The Associated Press brings us the previously untold story of 9/11 mastermind Khalid Sheik Mohammed's top-secret vacuum design:
Confined to the basement of a CIA secret prison in Romania about a decade ago, Khalid Sheik Mohammed ... asked his jailers whether he could embark on an unusual project: Would the spy agency allow Mohammed ... to design a vacuum cleaner?
The agency officer in charge of the prison called CIA headquarters and a manager approved the request, a former senior CIA official told The Associated Press. ... So, using schematics from the Internet as his guide, Mohammed began re-engineering one of the most mundane of household appliances.
It remains a mystery how far Mohammed got with his designs or whether the plans still exist. The secret CIA prison in Romania was shuttered in early 2006 and Mohammed was transferred later that year to the U.S. Navy base at Guantanamo Bay, Cuba, where he remains inside a secret prison. It's unlikely he was able to take his appliance plans to Cuba.
By the time KSM was asking permission for his new and rather unique hobby, he'd already been subjected to harsh enhanced interrogations (some might say torture), including being kept awake for 180 hours and being subjected to waterboarding 183 times, according to a CIA's inspector general's report. With an indefinite amount of time in U.S. custody in front of him, government officials were eager to find ways to keep him sane in case he could one day prove useful to future counter-terrorism efforts . And so his unusual request, as crazy as it might have sounded, was granted—even if, in the words of the AP, he may have had unknown "ulterior motives." (Regardless, he had earned a mechanical engineering degree from North Carolina A&T State University back in 1986, so the idea that he might want to tinker to fill his hours behind bars doesn't seem absurd.)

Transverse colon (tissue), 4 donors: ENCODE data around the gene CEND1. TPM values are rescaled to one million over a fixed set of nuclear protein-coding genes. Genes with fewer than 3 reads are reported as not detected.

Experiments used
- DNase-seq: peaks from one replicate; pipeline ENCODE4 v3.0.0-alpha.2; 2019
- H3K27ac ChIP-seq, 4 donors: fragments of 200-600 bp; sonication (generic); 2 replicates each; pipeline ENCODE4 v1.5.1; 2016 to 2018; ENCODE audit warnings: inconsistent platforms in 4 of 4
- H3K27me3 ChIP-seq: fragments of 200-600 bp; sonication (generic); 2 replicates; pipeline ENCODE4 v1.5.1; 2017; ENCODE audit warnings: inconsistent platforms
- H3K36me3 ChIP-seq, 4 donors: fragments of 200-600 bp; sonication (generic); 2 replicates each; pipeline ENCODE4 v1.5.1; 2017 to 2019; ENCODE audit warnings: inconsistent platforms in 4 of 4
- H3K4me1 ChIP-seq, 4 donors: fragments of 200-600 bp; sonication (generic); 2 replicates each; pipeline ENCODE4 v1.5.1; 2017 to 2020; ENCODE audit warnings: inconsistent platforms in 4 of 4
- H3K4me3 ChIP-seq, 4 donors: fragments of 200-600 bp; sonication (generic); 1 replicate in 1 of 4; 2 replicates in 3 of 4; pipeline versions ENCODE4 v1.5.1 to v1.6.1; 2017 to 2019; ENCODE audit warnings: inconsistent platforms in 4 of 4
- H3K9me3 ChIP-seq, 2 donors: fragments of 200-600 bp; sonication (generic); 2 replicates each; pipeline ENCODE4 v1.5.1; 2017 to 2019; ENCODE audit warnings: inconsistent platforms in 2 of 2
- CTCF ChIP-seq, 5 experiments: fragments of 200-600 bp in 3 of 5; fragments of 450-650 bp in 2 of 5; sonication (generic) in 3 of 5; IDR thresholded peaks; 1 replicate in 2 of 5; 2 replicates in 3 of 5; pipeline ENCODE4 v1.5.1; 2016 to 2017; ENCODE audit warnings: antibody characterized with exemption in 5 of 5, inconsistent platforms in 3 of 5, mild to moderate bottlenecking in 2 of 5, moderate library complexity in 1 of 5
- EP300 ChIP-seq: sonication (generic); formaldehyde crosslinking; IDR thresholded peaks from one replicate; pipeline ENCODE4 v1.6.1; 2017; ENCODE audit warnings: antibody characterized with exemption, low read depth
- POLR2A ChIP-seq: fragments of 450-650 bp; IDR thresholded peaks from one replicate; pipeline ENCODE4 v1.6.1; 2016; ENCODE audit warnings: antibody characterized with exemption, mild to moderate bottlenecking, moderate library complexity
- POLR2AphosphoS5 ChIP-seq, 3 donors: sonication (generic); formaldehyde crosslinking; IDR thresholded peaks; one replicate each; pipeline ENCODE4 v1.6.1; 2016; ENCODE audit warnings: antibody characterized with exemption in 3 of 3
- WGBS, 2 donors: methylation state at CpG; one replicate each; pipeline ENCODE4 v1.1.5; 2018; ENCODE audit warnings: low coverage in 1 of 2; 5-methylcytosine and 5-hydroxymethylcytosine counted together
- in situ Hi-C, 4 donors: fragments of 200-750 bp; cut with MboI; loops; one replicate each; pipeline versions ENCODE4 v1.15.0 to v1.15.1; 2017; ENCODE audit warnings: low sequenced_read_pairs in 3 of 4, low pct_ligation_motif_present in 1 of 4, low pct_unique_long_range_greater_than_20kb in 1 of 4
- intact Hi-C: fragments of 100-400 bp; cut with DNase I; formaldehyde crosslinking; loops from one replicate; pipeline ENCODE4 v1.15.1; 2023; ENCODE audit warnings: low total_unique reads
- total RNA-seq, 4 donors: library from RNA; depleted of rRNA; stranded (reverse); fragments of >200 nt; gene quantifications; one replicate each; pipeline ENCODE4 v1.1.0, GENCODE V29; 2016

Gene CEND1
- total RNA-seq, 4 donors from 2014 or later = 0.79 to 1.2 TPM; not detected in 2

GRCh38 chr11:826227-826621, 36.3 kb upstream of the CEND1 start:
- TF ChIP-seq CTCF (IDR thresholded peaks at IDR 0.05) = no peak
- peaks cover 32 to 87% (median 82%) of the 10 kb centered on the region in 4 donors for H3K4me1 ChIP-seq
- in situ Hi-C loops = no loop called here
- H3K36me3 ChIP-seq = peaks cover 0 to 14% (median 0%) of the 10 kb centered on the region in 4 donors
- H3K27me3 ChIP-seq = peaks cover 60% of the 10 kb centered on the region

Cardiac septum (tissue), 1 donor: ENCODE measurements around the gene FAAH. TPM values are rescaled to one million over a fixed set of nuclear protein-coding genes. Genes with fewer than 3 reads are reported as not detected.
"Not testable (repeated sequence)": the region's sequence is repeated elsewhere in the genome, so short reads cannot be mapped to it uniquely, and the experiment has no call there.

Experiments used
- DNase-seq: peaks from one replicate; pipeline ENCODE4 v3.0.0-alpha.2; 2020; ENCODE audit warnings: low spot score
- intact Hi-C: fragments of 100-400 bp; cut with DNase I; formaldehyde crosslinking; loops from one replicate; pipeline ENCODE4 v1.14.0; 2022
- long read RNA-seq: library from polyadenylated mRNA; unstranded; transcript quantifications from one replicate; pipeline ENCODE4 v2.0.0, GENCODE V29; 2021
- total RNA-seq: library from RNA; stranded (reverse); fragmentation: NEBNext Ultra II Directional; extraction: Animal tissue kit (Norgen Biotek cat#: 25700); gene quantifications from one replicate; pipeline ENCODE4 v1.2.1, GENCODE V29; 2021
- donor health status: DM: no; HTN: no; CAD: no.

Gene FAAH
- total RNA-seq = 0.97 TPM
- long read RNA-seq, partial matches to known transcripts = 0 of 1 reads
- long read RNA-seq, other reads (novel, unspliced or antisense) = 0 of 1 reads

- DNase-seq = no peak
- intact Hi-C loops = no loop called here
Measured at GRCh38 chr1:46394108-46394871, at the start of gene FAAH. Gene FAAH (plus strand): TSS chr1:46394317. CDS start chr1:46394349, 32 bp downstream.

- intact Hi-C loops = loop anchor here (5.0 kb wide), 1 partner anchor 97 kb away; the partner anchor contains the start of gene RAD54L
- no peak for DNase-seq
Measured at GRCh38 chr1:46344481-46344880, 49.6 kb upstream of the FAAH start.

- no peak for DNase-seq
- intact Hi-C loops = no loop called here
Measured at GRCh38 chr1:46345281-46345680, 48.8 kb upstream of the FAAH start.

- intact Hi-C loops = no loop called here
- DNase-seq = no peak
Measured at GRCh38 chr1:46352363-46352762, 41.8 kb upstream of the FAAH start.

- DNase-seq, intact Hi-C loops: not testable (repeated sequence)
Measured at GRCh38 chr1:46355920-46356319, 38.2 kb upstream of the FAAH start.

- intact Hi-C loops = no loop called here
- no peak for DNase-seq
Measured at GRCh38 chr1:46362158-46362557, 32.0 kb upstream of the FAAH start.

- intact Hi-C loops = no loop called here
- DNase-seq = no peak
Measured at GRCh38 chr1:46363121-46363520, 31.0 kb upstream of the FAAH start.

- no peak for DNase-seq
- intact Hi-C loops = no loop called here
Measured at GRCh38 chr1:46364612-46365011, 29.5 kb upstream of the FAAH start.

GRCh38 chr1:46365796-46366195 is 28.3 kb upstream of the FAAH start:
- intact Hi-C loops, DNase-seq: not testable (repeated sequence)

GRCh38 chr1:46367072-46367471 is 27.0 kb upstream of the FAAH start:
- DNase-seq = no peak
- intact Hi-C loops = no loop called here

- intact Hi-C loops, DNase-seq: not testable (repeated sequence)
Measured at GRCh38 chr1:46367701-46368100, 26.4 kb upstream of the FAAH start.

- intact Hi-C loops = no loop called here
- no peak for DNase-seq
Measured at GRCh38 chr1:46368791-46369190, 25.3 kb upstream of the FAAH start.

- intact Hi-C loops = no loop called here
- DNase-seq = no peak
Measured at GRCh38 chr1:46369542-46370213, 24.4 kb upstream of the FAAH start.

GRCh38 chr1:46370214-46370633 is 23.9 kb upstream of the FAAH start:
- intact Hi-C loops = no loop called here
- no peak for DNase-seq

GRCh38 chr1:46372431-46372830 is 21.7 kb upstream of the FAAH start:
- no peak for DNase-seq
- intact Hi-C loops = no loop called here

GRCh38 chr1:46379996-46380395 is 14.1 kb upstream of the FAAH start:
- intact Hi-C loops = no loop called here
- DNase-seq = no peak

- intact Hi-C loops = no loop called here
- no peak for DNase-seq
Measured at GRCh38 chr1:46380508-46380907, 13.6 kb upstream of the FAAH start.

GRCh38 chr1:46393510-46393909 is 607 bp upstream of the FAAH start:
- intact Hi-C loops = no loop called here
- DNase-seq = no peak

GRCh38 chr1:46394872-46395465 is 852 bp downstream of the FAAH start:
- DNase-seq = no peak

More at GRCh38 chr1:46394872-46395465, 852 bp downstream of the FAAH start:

Unfortunately, and unsurprisingly, the CIA is refusing to talk on the record about KSM's vacuum plans ("should they exist"), and KSM's lawyers say they're not allowed to. "It sounds ridiculous, but answering this question, or confirming or denying the very existence of a vacuum cleaner design, a Swiffer design, or even a design for a better hand towel would apparently expose the U.S. government and its citizens to exceptionally grave danger," Mohammed's military lawyer, Army Capt. Jason Wright, told the AP.
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